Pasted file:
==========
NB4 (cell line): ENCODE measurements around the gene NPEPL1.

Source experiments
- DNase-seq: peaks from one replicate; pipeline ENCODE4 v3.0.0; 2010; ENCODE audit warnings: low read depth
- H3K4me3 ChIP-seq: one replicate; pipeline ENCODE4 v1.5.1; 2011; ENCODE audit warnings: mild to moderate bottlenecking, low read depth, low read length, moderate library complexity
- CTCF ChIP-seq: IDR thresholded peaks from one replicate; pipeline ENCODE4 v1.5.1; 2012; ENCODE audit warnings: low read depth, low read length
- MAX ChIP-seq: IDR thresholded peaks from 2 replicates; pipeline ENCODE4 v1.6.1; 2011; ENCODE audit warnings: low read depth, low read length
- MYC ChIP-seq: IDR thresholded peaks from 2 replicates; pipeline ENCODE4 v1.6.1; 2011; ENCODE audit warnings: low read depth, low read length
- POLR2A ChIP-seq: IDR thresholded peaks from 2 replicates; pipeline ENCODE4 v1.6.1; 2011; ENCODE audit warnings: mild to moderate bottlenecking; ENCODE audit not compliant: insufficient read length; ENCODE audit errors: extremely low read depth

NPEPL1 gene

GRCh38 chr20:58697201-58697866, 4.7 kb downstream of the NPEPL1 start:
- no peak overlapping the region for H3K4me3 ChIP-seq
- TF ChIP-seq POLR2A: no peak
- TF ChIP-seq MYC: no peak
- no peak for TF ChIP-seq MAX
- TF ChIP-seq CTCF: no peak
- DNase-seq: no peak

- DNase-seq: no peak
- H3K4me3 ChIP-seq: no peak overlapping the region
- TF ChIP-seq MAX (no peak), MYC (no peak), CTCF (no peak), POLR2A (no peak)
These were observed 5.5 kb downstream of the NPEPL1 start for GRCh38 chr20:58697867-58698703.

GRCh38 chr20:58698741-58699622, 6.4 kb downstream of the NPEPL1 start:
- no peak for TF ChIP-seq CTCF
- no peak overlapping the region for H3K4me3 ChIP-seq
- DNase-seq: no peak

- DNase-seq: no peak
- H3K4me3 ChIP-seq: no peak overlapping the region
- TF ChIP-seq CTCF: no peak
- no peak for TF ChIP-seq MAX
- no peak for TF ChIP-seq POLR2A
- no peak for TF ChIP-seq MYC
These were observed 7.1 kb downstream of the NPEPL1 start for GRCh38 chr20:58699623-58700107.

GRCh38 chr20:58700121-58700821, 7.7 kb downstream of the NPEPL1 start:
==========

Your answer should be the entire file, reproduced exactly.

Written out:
NB4 (cell line): ENCODE measurements around the gene NPEPL1.

Source experiments
- DNase-seq: peaks from one replicate; pipeline ENCODE4 v3.0.0; 2010; ENCODE audit warnings: low read depth
- H3K4me3 ChIP-seq: one replicate; pipeline ENCODE4 v1.5.1; 2011; ENCODE audit warnings: mild to moderate bottlenecking, low read depth, low read length, moderate library complexity
- CTCF ChIP-seq: IDR thresholded peaks from one replicate; pipeline ENCODE4 v1.5.1; 2012; ENCODE audit warnings: low read depth, low read length
- MAX ChIP-seq: IDR thresholded peaks from 2 replicates; pipeline ENCODE4 v1.6.1; 2011; ENCODE audit warnings: low read depth, low read length
- MYC ChIP-seq: IDR thresholded peaks from 2 replicates; pipeline ENCODE4 v1.6.1; 2011; ENCODE audit warnings: low read depth, low read length
- POLR2A ChIP-seq: IDR thresholded peaks from 2 replicates; pipeline ENCODE4 v1.6.1; 2011; ENCODE audit warnings: mild to moderate bottlenecking; ENCODE audit not compliant: insufficient read length; ENCODE audit errors: extremely low read depth

NPEPL1 gene

GRCh38 chr20:58697201-58697866, 4.7 kb downstream of the NPEPL1 start:
- no peak overlapping the region for H3K4me3 ChIP-seq
- TF ChIP-seq POLR2A: no peak
- TF ChIP-seq MYC: no peak
- no peak for TF ChIP-seq MAX
- TF ChIP-seq CTCF: no peak
- DNase-seq: no peak

- DNase-seq: no peak
- H3K4me3 ChIP-seq: no peak overlapping the region
- TF ChIP-seq MAX (no peak), MYC (no peak), CTCF (no peak), POLR2A (no peak)
These were observed 5.5 kb downstream of the NPEPL1 start for GRCh38 chr20:58697867-58698703.

GRCh38 chr20:58698741-58699622, 6.4 kb downstream of the NPEPL1 start:
- no peak for TF ChIP-seq CTCF
- no peak overlapping the region for H3K4me3 ChIP-seq
- DNase-seq: no peak

- DNase-seq: no peak
- H3K4me3 ChIP-seq: no peak overlapping the region
- TF ChIP-seq CTCF: no peak
- no peak for TF ChIP-seq MAX
- no peak for TF ChIP-seq POLR2A
- no peak for TF ChIP-seq MYC
These were observed 7.1 kb downstream of the NPEPL1 start for GRCh38 chr20:58699623-58700107.

GRCh38 chr20:58700121-58700821, 7.7 kb downstream of the NPEPL1 start: